Carbon Dioxide: The Missing Link

When a NASA scientist meets high school students, you may automatically think that it is always the NASA scientist that would be teaching the students. But at the Museum’s Digital WAVE: Warming Winds and Water program, the scientist taught the students, AND the students taught the scientist. At Digital WAVE’s first virtual speaker event of Fall 2011, Dr. Mike Gunson from NASA’s Jet Propulsion Laboratory in California met with Digital WAVE students in Miami to talk about climate change. The event took place in the virtual world of Second Life, and everyone communicated through his or her avatars. Dr. Gunson is an atmospheric scientist and works on the OCO (Orbiting Carbon Observatory) satellite that will map carbon dioxide from space and will “watch the Earth breathe.”

Dr. Gunson speaks to students around the Digital WAVE campfire.

Dr. Gunson talked about how carbon dioxide was “the missing link between soft drinks, forests, ocean acidity, wild fires, cement production, and volcanoes” and how records and observations from ice cores and satellites show how carbon dioxide levels have increased, and how humans have contributed to the problem.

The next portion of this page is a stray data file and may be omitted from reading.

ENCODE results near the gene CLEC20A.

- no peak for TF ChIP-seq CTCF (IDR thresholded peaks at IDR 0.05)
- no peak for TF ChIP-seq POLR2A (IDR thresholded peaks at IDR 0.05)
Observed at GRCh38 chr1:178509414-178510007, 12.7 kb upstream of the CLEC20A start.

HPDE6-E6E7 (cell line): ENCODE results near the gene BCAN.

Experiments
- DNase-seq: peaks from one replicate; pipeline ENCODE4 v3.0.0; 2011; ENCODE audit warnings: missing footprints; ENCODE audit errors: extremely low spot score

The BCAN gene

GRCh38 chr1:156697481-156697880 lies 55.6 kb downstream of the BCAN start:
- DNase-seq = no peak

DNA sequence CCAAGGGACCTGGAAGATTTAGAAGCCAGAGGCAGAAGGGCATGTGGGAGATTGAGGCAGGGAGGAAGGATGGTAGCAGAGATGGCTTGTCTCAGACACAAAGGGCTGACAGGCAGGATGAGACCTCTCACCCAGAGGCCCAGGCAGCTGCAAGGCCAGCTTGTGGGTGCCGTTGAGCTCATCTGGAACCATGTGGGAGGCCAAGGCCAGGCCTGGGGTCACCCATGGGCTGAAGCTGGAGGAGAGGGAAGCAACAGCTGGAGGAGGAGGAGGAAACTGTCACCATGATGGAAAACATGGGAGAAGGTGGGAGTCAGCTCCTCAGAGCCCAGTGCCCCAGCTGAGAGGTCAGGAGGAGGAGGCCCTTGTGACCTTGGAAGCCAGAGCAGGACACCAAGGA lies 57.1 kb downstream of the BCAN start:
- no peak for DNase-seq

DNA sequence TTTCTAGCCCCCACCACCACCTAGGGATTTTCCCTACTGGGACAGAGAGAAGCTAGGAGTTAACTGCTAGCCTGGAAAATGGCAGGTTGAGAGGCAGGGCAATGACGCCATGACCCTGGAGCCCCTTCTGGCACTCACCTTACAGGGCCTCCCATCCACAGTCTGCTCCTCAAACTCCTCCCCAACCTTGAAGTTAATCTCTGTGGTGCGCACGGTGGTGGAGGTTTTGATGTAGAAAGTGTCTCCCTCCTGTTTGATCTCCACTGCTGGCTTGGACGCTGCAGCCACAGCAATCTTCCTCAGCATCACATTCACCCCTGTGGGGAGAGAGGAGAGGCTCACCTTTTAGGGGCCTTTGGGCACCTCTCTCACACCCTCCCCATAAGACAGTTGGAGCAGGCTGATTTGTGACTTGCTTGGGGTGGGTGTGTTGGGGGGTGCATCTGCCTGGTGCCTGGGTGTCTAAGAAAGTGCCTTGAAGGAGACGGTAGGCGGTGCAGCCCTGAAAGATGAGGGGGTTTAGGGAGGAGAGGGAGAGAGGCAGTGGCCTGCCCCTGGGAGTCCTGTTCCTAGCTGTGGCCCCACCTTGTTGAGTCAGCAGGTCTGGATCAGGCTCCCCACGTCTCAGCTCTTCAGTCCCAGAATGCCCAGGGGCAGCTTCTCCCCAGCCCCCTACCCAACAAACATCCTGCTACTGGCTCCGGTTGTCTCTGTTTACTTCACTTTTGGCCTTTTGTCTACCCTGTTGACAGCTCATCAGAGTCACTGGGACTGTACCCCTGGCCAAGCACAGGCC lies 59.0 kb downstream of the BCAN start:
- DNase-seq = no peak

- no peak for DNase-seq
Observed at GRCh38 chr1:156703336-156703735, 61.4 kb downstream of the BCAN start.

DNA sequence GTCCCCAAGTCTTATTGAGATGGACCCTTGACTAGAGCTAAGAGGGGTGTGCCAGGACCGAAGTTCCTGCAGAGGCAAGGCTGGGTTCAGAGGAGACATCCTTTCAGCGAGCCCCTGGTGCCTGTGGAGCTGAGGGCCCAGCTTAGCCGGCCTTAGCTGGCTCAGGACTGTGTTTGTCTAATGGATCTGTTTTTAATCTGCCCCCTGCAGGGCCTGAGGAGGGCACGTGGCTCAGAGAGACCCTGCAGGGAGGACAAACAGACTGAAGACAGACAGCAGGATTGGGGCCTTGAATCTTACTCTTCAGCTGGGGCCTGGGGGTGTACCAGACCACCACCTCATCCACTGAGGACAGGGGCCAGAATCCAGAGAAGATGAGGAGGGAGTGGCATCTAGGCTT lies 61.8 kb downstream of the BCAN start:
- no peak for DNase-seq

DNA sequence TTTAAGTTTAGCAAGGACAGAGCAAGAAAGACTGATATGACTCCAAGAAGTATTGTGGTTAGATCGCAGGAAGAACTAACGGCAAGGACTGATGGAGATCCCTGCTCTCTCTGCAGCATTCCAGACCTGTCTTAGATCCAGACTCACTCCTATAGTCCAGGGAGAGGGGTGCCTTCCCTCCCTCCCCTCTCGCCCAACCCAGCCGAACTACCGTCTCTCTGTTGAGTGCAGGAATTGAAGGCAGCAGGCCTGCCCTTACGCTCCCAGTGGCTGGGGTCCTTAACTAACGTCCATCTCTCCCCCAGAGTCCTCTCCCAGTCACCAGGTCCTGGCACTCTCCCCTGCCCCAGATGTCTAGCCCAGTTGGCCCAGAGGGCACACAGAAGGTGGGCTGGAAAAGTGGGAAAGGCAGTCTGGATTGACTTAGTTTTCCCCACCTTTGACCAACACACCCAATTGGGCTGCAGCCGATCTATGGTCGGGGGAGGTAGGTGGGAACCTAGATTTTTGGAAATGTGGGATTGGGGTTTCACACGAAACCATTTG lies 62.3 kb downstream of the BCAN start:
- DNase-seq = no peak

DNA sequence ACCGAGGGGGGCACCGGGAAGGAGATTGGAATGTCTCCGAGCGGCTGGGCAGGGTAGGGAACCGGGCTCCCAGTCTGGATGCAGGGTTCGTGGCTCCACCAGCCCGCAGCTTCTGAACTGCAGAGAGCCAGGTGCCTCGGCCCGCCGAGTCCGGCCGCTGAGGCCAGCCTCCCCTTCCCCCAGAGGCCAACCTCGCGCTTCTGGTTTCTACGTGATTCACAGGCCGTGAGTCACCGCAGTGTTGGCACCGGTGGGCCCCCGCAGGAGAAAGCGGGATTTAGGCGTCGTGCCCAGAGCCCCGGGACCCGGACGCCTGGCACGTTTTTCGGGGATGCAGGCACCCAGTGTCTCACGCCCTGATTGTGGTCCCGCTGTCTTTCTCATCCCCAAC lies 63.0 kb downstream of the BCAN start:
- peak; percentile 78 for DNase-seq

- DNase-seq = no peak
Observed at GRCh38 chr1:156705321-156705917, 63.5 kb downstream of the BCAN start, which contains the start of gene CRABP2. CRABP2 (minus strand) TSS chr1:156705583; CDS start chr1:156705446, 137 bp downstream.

Dr. Gunson explains The Keeling Curve, which shows direct observations of increasing levels of carbon dioxide in the atmosphere since 1958.

Then… students had the opportunity to show Dr. Gunson what they had been working on in virtual worlds. Their avatars led Dr. Gunson’s avatar to where the students are building 3D objects as part of their projects to create virtual climate change exhibits. Getting feedback from a NASA scientist is pretty special. And getting his attention so much so that he asked for an invitation to come back to see their final projects – that’s saying something.

The beginnings of students' virtual exhibit projects on climate change. See the glaciers?

One Response to “Carbon Dioxide: The Missing Link”

  • Jissette Jimenez says:

    As this semester’s mentor i am glad to see the progress of these students. Being able to interact with other people no matter where their location might be is fun. Second life gives a voice to our ideas and creativity when creating models. I can honestly say i am proud of these kids and look forward to mentoring more students in the furture.

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